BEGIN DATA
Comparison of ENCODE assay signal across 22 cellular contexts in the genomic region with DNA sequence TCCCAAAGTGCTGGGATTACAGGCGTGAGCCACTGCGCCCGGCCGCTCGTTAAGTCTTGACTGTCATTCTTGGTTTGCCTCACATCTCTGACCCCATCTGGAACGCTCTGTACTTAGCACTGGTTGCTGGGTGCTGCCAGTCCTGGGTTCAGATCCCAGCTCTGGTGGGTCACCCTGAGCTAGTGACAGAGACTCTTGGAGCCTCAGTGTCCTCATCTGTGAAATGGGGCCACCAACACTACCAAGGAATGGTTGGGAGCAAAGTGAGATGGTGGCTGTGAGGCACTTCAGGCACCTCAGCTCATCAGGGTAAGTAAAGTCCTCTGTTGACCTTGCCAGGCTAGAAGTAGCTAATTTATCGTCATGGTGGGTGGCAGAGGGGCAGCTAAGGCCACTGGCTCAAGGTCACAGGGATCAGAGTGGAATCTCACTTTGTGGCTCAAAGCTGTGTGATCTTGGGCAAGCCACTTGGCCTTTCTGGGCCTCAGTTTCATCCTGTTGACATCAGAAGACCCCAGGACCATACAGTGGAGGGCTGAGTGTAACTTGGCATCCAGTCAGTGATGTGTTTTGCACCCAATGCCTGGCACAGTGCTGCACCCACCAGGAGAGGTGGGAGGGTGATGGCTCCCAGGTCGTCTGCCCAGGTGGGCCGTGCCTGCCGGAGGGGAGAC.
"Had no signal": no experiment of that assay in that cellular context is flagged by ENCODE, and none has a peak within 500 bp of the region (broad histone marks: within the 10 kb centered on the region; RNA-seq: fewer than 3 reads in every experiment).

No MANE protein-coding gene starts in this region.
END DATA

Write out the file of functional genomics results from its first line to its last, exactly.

Comparison of ENCODE assay signal across 22 cellular contexts in the genomic region with DNA sequence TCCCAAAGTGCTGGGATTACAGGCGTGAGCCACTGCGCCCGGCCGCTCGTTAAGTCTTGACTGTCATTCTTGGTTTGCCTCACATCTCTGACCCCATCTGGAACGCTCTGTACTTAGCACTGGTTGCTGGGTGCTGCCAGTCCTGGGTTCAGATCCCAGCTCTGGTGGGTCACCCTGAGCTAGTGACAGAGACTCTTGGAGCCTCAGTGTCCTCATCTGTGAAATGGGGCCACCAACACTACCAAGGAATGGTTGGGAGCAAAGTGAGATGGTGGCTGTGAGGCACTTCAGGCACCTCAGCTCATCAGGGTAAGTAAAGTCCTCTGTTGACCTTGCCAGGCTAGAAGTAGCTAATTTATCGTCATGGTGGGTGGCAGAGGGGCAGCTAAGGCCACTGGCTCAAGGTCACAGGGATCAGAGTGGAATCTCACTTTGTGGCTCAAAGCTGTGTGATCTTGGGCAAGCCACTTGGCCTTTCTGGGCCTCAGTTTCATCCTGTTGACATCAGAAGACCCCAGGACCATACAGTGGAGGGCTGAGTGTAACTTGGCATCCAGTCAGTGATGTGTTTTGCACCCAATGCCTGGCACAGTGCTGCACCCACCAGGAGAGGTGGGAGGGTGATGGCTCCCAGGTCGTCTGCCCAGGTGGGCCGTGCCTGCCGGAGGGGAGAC.
"Had no signal": no experiment of that assay in that cellular context is flagged by ENCODE, and none has a peak within 500 bp of the region (broad histone marks: within the 10 kb centered on the region; RNA-seq: fewer than 3 reads in every experiment).

No MANE protein-coding gene starts in this region.